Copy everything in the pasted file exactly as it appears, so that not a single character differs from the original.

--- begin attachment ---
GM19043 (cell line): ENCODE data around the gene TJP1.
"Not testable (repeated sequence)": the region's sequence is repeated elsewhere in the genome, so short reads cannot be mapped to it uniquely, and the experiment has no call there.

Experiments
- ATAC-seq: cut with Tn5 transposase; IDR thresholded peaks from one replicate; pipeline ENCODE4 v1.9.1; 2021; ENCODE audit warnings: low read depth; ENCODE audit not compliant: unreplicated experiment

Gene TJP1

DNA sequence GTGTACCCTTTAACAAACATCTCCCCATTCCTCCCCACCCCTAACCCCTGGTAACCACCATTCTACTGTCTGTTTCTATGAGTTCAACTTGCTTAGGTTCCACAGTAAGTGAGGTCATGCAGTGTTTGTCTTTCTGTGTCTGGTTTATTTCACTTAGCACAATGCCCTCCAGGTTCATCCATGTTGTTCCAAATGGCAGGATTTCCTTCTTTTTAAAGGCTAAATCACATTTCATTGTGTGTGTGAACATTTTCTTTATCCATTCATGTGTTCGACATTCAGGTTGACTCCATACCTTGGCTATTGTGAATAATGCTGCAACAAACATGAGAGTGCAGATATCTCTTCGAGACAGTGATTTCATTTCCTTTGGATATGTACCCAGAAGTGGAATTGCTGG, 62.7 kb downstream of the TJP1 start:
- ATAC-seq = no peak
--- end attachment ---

GM19043 (cell line): ENCODE data around the gene TJP1.
"Not testable (repeated sequence)": the region's sequence is repeated elsewhere in the genome, so short reads cannot be mapped to it uniquely, and the experiment has no call there.

Experiments
- ATAC-seq: cut with Tn5 transposase; IDR thresholded peaks from one replicate; pipeline ENCODE4 v1.9.1; 2021; ENCODE audit warnings: low read depth; ENCODE audit not compliant: unreplicated experiment

Gene TJP1

DNA sequence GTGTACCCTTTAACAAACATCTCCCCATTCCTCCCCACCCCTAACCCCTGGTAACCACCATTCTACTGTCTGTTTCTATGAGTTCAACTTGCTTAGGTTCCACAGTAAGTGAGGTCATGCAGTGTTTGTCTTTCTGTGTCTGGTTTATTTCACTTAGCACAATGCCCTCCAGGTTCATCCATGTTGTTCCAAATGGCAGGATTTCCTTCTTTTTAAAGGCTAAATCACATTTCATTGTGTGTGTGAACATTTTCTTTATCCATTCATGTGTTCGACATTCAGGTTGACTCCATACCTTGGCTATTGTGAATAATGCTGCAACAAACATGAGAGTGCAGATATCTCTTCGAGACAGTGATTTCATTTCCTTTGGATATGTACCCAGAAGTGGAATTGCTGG, 62.7 kb downstream of the TJP1 start:
- ATAC-seq = no peak